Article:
In Africa 52 percent of migrants move within the region, mostly between neighbouring countries, a UN expert has told the African Regional Consultative Meeting on the proposed global compact of migration, which concludes in Ethiopia’s capital Addis Ababa on Friday.
The UN Secretary-General’s Special Representative for International Migration, Louise Arbour, explained at the meeting, which kicked off on Thursday, that the migration debate to date had mostly focused on Europe, but needed to adapt to other regional realities including Africa.
Emphasising the importance of an increased variety and scope of legal pathways for non-refugee migrants to access labour markets, the UN expert explained that both the push factors, such as conflict, poverty and climate change, and the pull factors, including labour shortages and informal economies in destination countries, remained too strong for migratory flows to be significantly curtailed.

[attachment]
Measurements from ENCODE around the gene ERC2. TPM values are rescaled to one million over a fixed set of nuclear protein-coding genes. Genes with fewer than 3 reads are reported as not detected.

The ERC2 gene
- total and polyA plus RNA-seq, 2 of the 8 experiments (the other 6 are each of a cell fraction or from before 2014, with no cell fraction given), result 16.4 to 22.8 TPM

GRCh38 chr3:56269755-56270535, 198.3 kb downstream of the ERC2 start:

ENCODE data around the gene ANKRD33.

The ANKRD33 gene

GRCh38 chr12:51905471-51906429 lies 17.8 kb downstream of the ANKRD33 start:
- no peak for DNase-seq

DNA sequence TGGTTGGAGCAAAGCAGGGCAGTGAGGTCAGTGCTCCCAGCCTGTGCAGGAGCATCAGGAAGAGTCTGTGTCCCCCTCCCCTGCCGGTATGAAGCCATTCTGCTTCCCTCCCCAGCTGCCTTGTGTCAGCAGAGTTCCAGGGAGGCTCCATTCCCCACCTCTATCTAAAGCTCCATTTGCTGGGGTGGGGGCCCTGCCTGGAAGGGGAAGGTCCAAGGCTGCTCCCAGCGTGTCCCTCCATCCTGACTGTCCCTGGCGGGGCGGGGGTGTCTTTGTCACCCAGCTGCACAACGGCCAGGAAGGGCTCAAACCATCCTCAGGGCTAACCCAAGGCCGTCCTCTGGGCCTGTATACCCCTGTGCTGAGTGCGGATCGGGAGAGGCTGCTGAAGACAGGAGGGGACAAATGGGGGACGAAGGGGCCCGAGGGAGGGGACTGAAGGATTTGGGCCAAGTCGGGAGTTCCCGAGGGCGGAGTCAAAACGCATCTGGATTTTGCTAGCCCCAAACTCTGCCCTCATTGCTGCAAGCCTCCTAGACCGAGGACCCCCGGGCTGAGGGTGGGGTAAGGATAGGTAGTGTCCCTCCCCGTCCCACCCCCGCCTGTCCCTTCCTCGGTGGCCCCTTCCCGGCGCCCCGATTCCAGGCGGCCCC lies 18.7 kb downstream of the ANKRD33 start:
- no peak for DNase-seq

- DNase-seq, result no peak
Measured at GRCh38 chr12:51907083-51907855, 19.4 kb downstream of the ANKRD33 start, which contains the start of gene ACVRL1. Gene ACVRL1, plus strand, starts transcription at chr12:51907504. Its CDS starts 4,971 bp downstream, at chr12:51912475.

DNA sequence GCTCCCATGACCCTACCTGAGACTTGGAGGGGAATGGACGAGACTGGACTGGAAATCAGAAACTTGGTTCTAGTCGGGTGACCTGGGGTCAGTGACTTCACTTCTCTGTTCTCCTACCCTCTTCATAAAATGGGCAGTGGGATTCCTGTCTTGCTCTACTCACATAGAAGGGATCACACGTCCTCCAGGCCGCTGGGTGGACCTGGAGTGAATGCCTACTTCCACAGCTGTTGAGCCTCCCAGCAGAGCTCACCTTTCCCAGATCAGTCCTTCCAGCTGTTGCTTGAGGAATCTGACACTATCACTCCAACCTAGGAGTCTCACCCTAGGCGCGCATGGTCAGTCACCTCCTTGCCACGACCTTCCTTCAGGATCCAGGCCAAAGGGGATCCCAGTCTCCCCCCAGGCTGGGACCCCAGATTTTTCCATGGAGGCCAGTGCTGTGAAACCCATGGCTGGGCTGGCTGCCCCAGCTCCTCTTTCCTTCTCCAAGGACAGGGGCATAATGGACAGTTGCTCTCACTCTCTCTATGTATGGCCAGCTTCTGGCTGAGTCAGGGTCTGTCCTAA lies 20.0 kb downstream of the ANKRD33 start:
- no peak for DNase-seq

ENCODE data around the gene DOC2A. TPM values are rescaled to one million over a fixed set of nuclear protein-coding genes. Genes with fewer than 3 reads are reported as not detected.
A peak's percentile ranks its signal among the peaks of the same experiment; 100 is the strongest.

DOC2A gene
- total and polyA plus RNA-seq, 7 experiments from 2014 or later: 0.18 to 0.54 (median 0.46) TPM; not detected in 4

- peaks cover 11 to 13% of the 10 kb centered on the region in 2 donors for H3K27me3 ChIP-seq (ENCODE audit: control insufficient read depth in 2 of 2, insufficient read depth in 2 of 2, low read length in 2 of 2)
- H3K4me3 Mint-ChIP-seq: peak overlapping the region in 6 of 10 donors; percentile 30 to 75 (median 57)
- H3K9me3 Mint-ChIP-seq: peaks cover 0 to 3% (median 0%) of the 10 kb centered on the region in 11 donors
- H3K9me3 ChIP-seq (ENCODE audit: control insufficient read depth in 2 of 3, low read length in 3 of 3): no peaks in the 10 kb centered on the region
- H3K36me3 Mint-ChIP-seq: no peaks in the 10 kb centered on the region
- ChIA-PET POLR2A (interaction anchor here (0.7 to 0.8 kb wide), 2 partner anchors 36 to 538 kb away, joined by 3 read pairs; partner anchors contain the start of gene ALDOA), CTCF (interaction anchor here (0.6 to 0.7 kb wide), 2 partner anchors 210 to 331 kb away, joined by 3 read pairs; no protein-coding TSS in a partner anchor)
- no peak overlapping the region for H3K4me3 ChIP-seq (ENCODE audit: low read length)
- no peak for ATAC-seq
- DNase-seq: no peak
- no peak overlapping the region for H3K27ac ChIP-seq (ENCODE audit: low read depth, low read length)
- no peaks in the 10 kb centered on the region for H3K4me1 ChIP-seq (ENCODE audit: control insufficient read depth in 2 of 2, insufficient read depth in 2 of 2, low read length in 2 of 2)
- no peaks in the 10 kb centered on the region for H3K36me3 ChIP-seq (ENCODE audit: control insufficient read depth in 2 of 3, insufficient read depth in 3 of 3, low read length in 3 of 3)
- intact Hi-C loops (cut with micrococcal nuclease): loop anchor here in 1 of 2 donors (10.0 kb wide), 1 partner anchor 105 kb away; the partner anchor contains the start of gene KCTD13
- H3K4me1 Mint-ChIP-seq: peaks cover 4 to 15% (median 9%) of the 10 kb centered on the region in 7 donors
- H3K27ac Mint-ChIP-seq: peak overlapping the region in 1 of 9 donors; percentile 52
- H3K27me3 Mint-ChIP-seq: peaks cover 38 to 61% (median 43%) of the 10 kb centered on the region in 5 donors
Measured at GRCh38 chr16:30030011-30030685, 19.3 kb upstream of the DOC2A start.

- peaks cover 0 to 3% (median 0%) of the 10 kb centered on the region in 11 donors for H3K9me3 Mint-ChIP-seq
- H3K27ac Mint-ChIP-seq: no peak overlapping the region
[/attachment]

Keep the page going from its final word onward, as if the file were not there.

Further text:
In such a situation, she said, “the impact of policies seeking to stop migration will only encourage recourse to irregular channels and increase the cost of the journey for the individuals concerned, including them engaging the services of smugglers – too often, fatally.
“We must therefore better understand what compels people to migrate through irregular channels, and expand regular and legal pathways to better manage the supply and demand in the world’s labour markets,” she stressed.
The conclusions drawn at the meeting will inform the process leading up to the adoption of the global compact on migration by the UN General Assembly in 2018.
The process to develop this global compact for migration started in April 2017. It will be the first, inter-governmentally negotiated agreement, prepared under the auspices of the UN, to cover all dimensions of international migration in a holistic and comprehensive manner.
- African News Agency (ANA)